CER SEMINAR


Investigation of particle acceleration from ultraintense lasers using electrostatic collisionless shockwaves and positron beam dynamics

Shaun Kerr, University of Alberta
August 18, 2017, 11:00am - 12:00pm, SERF 329

   

ABSTRACT:

Ultraintense lasers can produce beams of protons with many potential applications, but controlling the beam spectrum and understanding the dynamics of the acceleration processes remains a challenge1. The work I performed experimentally investigated electrostatic collisionless shockwave acceleration (CSA) from a 1 μm laser, which can generate quasi-monoenergetic proton beams. I also explored the target normal sheath acceleration (TNSA) mechanism computationally, by probing the time-evolution of the sheath field using positron beams.

The CSA experiment was performed using the 1 μm Titan laser and near critical density targets. Monoenergetic proton beams from shock acceleration have been observed previously using a 10-μm CO2 laser with a H2 gas jet target,2 but scaling these results to petawatt lasers with wavelengths of 1 μm is challenging due to the lack of critical density targets. Careful shaping of the target density profile is necessary to create both the density discontinuity required for shock formation and to inhibit the strength of TNSA fields that would broaden the CSA spectrum. This shaping was achieved experimentally by ablating a 0.5-μm thick CH foil target with a ~4x1010 W/cm2, 10ns laser pulse, then using delayed irradiation with the ultraintense short pulse laser. Narrow energy spread proton and ion beams were observed using an Imaging Proton Spectrometer (IPS). I will present these results and compare them to particle-in-cell (PIC) simulations.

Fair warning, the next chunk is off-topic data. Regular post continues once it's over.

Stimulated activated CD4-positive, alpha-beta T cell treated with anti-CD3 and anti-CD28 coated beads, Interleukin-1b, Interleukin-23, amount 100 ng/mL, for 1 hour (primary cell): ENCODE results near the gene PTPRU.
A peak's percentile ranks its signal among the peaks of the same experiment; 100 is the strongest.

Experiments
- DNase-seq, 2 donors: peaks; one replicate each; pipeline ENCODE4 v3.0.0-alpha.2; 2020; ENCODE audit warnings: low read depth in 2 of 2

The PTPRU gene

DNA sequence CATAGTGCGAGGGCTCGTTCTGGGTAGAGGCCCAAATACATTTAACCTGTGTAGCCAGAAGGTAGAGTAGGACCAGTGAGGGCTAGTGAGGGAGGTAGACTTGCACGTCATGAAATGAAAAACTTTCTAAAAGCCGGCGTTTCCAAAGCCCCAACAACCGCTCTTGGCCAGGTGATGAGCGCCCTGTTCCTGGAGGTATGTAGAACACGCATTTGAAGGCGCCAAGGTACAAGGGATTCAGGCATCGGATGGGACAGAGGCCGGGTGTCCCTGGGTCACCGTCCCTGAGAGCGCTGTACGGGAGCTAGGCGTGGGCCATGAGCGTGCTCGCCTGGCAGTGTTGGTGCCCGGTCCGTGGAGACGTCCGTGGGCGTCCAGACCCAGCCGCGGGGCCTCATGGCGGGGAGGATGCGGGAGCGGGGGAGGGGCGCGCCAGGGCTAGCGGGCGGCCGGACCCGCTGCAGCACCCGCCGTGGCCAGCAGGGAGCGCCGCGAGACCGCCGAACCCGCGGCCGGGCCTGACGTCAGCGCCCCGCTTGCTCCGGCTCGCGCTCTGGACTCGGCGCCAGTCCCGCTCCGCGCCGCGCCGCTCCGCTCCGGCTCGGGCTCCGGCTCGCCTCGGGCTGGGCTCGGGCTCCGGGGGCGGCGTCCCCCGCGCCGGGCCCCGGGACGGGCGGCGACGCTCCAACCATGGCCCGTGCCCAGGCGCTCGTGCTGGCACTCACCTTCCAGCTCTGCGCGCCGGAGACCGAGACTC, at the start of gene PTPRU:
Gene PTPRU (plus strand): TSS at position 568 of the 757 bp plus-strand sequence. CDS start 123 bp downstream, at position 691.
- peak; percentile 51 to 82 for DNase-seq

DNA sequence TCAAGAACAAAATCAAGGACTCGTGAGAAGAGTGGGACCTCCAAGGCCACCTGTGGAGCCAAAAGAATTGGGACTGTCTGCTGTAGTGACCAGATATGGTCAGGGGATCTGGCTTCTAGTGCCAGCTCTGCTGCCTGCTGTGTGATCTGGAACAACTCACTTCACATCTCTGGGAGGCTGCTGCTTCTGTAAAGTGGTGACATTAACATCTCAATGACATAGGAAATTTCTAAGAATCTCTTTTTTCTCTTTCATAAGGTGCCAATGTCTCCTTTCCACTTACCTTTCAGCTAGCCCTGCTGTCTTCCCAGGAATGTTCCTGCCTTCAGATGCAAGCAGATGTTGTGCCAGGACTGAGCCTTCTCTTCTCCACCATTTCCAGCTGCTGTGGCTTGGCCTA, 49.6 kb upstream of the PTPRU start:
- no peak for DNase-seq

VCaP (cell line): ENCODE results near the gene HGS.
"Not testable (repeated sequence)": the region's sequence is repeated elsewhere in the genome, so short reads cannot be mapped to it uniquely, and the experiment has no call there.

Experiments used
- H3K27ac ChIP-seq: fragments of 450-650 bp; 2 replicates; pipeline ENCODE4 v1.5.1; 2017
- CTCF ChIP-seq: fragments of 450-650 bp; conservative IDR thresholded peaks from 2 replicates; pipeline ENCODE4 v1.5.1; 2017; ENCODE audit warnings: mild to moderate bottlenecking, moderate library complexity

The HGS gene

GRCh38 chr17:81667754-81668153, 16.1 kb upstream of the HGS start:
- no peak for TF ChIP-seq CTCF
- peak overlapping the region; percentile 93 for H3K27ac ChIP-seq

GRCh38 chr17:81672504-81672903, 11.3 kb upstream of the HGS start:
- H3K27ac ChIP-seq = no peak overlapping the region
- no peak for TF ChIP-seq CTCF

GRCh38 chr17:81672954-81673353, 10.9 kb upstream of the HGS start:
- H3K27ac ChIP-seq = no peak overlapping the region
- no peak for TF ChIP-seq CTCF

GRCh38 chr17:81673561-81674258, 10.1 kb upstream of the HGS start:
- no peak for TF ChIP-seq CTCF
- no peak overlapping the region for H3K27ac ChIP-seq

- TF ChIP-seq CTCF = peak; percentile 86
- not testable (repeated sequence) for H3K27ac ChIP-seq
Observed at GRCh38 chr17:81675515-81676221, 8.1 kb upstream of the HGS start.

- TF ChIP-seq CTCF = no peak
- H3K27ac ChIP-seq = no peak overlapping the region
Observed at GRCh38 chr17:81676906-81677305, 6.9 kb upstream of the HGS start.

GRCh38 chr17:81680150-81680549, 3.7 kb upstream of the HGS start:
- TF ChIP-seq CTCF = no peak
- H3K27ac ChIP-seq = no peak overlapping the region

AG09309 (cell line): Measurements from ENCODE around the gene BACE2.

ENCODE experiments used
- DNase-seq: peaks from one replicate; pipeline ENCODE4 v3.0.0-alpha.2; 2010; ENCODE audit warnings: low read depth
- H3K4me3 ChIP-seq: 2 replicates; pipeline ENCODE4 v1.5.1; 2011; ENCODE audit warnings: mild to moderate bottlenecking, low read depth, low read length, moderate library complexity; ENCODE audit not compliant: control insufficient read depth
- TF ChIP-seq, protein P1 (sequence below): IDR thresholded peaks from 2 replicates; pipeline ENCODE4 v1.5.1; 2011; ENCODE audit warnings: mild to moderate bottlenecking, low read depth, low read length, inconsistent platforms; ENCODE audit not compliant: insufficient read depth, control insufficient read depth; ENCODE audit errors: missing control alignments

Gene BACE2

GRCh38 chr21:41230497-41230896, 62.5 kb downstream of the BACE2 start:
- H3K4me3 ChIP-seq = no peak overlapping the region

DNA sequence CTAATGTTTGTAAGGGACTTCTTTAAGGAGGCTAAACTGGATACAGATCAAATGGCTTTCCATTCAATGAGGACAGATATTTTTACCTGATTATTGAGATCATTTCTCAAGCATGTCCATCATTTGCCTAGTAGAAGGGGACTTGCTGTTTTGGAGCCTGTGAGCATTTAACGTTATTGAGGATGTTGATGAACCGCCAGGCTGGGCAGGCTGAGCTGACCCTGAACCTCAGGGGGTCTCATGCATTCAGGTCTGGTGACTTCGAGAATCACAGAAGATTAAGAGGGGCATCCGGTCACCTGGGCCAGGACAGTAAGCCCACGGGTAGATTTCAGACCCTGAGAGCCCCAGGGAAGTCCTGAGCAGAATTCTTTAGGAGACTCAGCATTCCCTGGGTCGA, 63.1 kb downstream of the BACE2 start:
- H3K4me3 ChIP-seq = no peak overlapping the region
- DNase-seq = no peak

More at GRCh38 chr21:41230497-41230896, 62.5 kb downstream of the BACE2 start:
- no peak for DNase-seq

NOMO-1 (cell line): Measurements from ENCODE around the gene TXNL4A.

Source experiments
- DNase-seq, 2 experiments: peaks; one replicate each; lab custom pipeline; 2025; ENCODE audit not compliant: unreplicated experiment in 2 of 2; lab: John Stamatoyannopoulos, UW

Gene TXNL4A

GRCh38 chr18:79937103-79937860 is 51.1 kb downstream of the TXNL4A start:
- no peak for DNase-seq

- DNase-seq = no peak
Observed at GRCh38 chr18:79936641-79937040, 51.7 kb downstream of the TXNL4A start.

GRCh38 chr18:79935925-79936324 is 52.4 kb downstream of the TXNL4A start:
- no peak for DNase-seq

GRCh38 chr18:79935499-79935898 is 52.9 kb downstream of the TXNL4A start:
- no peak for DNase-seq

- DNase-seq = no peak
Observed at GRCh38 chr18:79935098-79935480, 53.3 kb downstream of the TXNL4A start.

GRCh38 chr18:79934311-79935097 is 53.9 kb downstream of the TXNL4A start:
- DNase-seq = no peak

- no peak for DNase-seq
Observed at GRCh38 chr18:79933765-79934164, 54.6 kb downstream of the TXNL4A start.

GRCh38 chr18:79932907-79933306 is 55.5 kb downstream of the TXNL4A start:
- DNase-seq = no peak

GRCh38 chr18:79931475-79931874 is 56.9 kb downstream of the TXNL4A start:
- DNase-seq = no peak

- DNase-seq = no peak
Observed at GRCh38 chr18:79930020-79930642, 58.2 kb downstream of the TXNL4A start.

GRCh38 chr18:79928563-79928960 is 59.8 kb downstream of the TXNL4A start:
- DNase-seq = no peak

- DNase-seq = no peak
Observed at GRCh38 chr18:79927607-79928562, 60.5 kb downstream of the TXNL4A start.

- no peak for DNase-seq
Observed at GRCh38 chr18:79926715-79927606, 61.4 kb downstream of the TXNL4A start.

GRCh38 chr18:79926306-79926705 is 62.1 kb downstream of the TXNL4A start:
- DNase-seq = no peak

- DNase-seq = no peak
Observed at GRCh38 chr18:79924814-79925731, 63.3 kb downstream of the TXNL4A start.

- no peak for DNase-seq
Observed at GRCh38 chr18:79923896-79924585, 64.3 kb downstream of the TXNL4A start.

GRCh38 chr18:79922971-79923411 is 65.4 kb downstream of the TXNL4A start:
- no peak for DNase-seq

Positrons produced in ultraintense laser-matter interactions are accelerated by the TNSA field, and their low mass makes them a possible probe of the time-dependent behavior of this field. Experimental results from OMEGA EP show higher order features developing in the positron spectra when the laser energy exceeds one kilojoule3, which was hypothesized to be due to sheath field dynamics. I performed 2D PIC simulations using the LSP code to give insight into these spectral features. They suggest that for high laser energies multiple, distinct phases of positron acceleration can occur due to time-dependent TNSA. I will discuss the detailed dynamics of positron acceleration and sheath field evolution.

1Macchi et al., RMP., 85, 2751–793 (2013).
2Haberberger et al., Nat. Phys. 8, 95 (2012).
3Chen et al., PoP 22, 056705 (2015).

 

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